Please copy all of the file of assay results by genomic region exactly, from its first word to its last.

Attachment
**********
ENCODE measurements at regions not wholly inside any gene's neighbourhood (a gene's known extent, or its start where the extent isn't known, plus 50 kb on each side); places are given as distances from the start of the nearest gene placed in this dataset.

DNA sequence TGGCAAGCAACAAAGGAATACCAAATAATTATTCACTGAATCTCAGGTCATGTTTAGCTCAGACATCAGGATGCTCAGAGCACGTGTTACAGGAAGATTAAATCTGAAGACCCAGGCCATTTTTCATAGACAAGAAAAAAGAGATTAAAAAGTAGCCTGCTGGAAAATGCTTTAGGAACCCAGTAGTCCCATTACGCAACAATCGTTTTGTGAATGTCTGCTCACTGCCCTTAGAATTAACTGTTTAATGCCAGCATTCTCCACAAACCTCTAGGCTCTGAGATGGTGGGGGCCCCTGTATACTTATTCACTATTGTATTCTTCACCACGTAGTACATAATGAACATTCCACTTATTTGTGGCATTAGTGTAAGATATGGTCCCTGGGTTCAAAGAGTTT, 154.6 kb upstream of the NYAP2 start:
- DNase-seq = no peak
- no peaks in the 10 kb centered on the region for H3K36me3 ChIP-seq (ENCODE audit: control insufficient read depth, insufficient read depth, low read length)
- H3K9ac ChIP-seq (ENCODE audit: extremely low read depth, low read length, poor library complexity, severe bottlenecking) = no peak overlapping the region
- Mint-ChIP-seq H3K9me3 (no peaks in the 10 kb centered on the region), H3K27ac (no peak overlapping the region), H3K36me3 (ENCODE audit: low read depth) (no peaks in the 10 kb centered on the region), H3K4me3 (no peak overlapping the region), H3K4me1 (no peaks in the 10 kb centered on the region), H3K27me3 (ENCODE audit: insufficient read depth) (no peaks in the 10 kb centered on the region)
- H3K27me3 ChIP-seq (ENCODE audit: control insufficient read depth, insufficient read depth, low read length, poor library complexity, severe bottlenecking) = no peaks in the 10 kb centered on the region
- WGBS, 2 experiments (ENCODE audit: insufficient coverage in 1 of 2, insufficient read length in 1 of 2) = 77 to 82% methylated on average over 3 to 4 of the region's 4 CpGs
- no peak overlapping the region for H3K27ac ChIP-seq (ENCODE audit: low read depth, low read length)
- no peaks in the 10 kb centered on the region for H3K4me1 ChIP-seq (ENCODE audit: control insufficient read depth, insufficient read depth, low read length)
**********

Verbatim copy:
ENCODE measurements at regions not wholly inside any gene's neighbourhood (a gene's known extent, or its start where the extent isn't known, plus 50 kb on each side); places are given as distances from the start of the nearest gene placed in this dataset.

DNA sequence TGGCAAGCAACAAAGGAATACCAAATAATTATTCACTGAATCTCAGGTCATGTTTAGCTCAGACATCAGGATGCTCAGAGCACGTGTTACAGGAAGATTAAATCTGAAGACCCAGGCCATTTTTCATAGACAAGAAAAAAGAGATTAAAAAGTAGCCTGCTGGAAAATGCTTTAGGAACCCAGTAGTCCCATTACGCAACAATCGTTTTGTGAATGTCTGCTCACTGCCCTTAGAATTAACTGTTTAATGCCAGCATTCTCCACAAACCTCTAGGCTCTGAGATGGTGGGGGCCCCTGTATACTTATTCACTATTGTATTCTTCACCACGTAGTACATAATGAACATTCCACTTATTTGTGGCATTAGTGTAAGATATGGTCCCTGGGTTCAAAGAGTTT, 154.6 kb upstream of the NYAP2 start:
- DNase-seq = no peak
- no peaks in the 10 kb centered on the region for H3K36me3 ChIP-seq (ENCODE audit: control insufficient read depth, insufficient read depth, low read length)
- H3K9ac ChIP-seq (ENCODE audit: extremely low read depth, low read length, poor library complexity, severe bottlenecking) = no peak overlapping the region
- Mint-ChIP-seq H3K9me3 (no peaks in the 10 kb centered on the region), H3K27ac (no peak overlapping the region), H3K36me3 (ENCODE audit: low read depth) (no peaks in the 10 kb centered on the region), H3K4me3 (no peak overlapping the region), H3K4me1 (no peaks in the 10 kb centered on the region), H3K27me3 (ENCODE audit: insufficient read depth) (no peaks in the 10 kb centered on the region)
- H3K27me3 ChIP-seq (ENCODE audit: control insufficient read depth, insufficient read depth, low read length, poor library complexity, severe bottlenecking) = no peaks in the 10 kb centered on the region
- WGBS, 2 experiments (ENCODE audit: insufficient coverage in 1 of 2, insufficient read length in 1 of 2) = 77 to 82% methylated on average over 3 to 4 of the region's 4 CpGs
- no peak overlapping the region for H3K27ac ChIP-seq (ENCODE audit: low read depth, low read length)
- no peaks in the 10 kb centered on the region for H3K4me1 ChIP-seq (ENCODE audit: control insufficient read depth, insufficient read depth, low read length)